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Cont Lens Anterior Eye. 1999;22(1):2-10.

A return to primitive practice? Radial keratotomy revisited.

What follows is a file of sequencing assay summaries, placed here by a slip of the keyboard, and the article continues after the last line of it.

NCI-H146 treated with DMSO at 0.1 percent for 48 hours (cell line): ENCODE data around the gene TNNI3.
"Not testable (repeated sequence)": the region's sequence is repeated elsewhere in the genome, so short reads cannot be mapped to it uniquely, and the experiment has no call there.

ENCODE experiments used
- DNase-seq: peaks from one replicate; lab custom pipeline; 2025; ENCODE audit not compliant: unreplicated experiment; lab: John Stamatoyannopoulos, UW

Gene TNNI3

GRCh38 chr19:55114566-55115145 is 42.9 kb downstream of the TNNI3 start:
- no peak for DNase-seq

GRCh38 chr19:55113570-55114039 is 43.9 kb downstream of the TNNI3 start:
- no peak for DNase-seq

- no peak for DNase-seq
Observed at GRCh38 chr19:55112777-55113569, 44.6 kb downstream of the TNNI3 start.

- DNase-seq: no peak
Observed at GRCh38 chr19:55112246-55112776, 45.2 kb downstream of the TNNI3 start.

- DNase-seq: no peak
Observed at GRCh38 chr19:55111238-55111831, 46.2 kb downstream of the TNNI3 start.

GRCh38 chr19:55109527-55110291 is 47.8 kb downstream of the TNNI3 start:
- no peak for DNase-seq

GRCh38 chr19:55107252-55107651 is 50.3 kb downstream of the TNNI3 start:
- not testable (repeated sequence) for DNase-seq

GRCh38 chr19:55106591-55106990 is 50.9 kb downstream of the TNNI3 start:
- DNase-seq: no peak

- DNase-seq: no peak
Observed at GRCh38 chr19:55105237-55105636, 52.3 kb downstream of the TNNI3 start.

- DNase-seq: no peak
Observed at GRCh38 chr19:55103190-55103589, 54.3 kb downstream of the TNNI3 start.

Recently, a refractive surgeon was quoted in the national and professional press as proposing that radial keratotomy (RK) is to be preferred over laser procedures, such as photorefractive keratectomy (PRK) and laser assisted in situ keratomileusis (LASIK). The rationale for this public recommendation was that the RK procedure achieves better visual results and fewer complications than the laser procedures. Peer reviewed literature on these refractive procedures was surveyed to establish the validity of such a statement and it was found that current data do not support the notion that RK results in better visual outcomes than PRK and LASIK The true incidence of complications is difficult to establish. However, when the post procedure chronic effects are compared between RK, PRK and LA SIK, it becomes apparent that the post-RK patient pays the highest price, by a large margin, in visual quality impairment and corneal health. Although the visual acuity outcomes for low to moderate myopes, when corrected by any of the three refractive procedures considered here, are not dramatically different, we concluded that RK is not the preferred methodology because of its associated chronic visual and corneal health complications.

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